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What function returns (as an integer) the number of bits in a data type or class, e.g. returns 16 for 'int16' or 'uint16' variables, 32 (or whatever) for 'float' types, etc.?

Asked by Jim Tonti on 11 Apr 2019
Latest activity Commented on by Jim Tonti on 22 Apr 2019
The MATLAB function intmax() is close, but is only defined for integer types up to 32 bits. The function class() returns type variable type, but metainformation has to be inferred from documentation for the particular version of MATLAB after that.
Is there a function that returns the native bit size (i.e. the number of bits used for internal storage), or even more useful, all metadata about a given variable or class?
An extension to the function might return other metadata about the variable type, e.g. IEEE format, number of bits, signed/unsigned, etc.
Here's how it might work:
A = uint64(1234);
varinfo(A)
ans =
64
[nBits, meta] = varinfo(A)
nBits =
64
meta =
class = 'uint64'
nBits = 64
signed = 0
value = 1234
format = 'IEEE ...
nExp = 0
nMantissa = 64
max = {actual intmax for the type}
min = {actual minimum value > 0}
{and other useful metadata about the variable)
I'm really hoping something like this already exists...

  1 Comment

The whos function is probably as close as you can currently get to what you want.

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2 Answers

Answer by Stephen Cobeldick on 11 Apr 2019
Edited by Stephen Cobeldick on 11 Apr 2019

>> A = single(0);
>> S = whos('A');
>> S.class
ans = single
>> S.bytes*8
ans = 32
If you have non-scalar arrays to get the bits (or bytes) per element simply divide by the number of elements (does not work for empty arrays), or use cast:
B = cast(0,S.class)
S = whos('B');
S.bytes*8
S.class

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Answer by James Tursa
on 11 Apr 2019
Edited by James Tursa
on 11 Apr 2019

I think everything that MATLAB runs on currently uses IEEE single and double floating point formats. And the signed integer formats are two's complement storage. Char is actually two bytes per value. Logical is one byte per value. Differences would be big or little endian. So you could easily write a function that gives all of this info, but most of the results would be the same across all platforms for a given class.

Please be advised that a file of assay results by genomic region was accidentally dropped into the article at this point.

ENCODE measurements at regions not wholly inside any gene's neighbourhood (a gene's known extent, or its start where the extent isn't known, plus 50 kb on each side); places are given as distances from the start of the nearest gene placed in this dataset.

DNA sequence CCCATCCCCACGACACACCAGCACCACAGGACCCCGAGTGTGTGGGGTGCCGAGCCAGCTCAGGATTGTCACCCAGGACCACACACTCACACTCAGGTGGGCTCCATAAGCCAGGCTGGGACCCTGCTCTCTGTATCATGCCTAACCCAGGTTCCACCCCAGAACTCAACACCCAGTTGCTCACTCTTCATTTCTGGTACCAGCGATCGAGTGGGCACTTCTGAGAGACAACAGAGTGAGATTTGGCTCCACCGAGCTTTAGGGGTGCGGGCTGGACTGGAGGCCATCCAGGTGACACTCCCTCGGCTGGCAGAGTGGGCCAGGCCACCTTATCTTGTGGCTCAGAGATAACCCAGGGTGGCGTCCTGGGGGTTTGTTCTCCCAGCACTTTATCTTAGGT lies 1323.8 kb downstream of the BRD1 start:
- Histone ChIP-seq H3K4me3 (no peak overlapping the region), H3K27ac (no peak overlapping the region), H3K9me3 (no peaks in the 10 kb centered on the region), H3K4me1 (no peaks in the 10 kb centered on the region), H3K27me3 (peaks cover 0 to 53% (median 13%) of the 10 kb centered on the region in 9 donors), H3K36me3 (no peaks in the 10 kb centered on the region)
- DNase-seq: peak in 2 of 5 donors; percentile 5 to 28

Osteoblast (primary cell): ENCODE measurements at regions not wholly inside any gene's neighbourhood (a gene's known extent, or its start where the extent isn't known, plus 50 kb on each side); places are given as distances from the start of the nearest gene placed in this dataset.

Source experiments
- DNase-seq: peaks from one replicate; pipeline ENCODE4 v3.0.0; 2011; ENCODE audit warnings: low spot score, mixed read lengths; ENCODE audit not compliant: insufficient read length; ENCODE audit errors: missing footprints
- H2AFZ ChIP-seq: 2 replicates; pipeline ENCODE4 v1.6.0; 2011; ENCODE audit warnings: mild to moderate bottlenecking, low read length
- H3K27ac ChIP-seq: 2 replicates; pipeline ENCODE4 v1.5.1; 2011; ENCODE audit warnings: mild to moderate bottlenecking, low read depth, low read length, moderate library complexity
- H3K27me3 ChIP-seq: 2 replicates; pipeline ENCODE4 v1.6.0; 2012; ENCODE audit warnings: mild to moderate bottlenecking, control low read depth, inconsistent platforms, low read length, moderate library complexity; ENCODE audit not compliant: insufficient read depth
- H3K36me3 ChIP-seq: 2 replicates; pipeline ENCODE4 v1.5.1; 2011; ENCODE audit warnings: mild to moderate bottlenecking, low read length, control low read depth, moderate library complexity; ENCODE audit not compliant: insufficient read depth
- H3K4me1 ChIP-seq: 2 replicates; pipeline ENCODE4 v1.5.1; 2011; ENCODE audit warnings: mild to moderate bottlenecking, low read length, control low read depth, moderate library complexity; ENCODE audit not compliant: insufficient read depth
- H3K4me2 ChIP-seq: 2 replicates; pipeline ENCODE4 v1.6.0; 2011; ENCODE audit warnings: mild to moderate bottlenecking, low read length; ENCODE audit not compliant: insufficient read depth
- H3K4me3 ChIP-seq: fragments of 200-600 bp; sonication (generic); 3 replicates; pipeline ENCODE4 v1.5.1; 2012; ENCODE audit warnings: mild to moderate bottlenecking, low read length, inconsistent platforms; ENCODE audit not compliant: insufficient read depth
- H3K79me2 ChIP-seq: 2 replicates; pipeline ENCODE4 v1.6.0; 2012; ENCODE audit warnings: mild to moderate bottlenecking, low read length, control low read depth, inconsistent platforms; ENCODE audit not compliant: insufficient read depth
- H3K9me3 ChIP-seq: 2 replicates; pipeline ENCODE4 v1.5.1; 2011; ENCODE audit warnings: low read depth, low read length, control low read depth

What would you use such a function for?

  2 Comments

computer() with three outputs outputs the Endian information. Which will be L for all x86 and x64 architectures, which is the only thing that has been supported since R2010a.
Watler- Brilliant! I had forgotten about endian-ness as a structure element for my 'answer'.
James- The function would be used to know 'for sure' how data is represented down to the bit level and have the software adapt or check. Assumptions on data storage are often a major source of problems when older code is ported to newer versions of MATLAB and newer hardware platforms, or needs to run on different platforms. Some day 64-bit or 128-bit ints may be the norm, with other formats following. Re "Since R2010a"... I have MATLAB scripts in use from the late 90's as part of my personal 'toolbox'. Yes, the 15-year old code still works - as long as assumptions aren't violated. Folks who have been coding for more than a decade or so know that when variable sizes, endianness, definitions, etc. change, stuff that depends on the coder looking up parameters in the documentation and monkeying with variables at the bit level will most likely break. This is true in every language I've ever used from assembler on up that allows bit manipulation. As a fair amount of our code works on bits, having a uniformly coded way to adapt to (or at least detect!) changes can be invaluable.

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